Freedom New Mexico
There are concerns about Eric Holder, who served as deputy attorney general during the Clinton administration and is reportedly President-elect Barack Obama’s choice to serve as U.S. attorney general. These concerns will be and should be properly aired during his confirmation hearings.
Given the possible (and more to the point, likely) choices available to Obama, however, Holder doesn’t seem like a bad choice.
The most prominent objection raised is Holder’s involvement in the “midnight pardon” of fugitive financier and Democratic donor Marc Rich during the final moments of the Clinton administration. As deputy attorney general, Holder is said to have participated in a phone call with the White House concerning the pardon and after a cursory review gave the idea a “neutral, leaning toward favorable” sign-off.
He later averred that this was a bad call, which it was.
Republican Sen. Arlen Specter has said this episode bears some scrutiny, which it does.
It is likely, however, that Clinton would have pardoned Rich in any event.
The objection raised by several left-wing bloggers concerns Holder’s role as a private attorney representing Chiquita Brands, which had allegedly funneled money and weapons to the United Self-Defense Forces of Colombia, a right-wing paramilitary outfit branded as a terrorist organization by the United States.
Chiquita says it was “protection” money, but paying it was against U.S. law. Holder negotiated a deal whereby Chiquita pleaded guilty and is paying a $25 million fine, but no executives were prosecuted.
Although it is legitimate to wonder how aggressively a Holder Justice Department would go after other companies that reportedly had similar dealings in Colombia, by itself this is not a disqualification. Every defendant is entitled to competent and aggressive counsel, which Holder provided.
Holder, who graduated from Columbia Law School in 1976, has a mixed record on some of the more aggressive “anti-terrorism” steps undertaken by the Bush administration. Shortly after the 9/11 attacks, he argued on cable news that prisoners at Guantanamo were “people not entitled to the protection of the Geneva Conventions,” a position later rejected by the Supreme Court.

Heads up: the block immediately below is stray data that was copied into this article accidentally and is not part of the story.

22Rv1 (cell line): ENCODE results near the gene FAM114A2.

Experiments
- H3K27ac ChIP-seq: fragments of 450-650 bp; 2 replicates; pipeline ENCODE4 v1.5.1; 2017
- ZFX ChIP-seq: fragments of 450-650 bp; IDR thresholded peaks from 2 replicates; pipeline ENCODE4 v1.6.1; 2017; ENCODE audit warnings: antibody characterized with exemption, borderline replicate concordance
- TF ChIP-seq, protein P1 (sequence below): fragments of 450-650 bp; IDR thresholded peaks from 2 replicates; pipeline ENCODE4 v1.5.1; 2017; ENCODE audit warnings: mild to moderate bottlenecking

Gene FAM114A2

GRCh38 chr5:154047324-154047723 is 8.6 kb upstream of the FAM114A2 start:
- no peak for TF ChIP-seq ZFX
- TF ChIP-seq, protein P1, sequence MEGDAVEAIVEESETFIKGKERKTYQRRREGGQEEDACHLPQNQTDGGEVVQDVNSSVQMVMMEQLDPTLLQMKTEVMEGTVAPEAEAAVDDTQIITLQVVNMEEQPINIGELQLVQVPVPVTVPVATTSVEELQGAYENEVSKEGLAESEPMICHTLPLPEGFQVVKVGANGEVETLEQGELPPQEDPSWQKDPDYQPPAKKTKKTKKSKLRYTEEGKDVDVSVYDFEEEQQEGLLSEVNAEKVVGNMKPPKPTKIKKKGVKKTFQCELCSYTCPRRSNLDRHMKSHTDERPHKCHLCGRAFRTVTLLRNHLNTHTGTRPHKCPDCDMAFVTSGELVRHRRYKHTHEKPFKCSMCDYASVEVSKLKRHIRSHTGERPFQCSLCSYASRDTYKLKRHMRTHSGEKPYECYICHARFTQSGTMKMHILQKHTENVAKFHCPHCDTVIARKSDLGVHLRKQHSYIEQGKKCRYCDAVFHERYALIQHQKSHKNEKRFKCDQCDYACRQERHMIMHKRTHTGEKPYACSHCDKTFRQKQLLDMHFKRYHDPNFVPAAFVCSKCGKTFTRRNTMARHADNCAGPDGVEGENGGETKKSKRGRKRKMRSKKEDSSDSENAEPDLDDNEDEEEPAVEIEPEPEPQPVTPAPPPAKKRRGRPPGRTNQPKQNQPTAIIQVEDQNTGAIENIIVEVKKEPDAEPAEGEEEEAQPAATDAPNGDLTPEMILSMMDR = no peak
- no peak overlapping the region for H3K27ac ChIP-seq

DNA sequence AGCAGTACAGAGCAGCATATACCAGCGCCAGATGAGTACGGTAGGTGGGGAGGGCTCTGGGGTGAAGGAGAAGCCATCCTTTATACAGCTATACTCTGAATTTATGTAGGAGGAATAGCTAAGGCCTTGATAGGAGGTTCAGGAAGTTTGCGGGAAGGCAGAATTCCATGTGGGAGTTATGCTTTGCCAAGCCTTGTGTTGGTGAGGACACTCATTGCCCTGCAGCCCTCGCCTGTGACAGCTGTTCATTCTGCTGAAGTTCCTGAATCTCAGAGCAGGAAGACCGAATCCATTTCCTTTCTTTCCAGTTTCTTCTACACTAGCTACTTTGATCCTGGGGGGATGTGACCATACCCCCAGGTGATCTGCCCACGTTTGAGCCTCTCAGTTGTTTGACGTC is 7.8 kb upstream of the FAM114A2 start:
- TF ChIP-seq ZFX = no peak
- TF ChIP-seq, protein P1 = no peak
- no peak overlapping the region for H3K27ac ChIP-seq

Later, however, he came to more critical conclusions about the abuses of the Bush administration, arguing in a speech this June that “we authorized torture, and we let fear take precedence over the rule of law.” He called for an end both to “rendition” of suspects to countries that use torture and to warrantless wiretapping and declared the next president must move quickly “to reclaim America’s standing in the world as a nation that cherishes and protects individual freedom and basic human rights.”
The most critical issue for the next attorney general will be restoring the idea that the Justice Department retains a certain independence from the president and the willingness to counter him when he oversteps on matters of executive privilege or executive power. In 2006 Holder told the National Journal, “the attorney general is the one Cabinet member who’s different from all the rest. The attorney general serves first the people, but also serves the president. There has to be a closeness at the same time there needs to be distance.”
That’s an insightful statement, recognizing an inevitable ambivalence. Holder would do well to stress the distance.
During his career at the Justice Department he built a record of prosecuting corruption cases against Democratic members of Congress.
As Roger Pilon, who heads constitutional studies at the libertarian Cato Institute (and might have been our choice), said,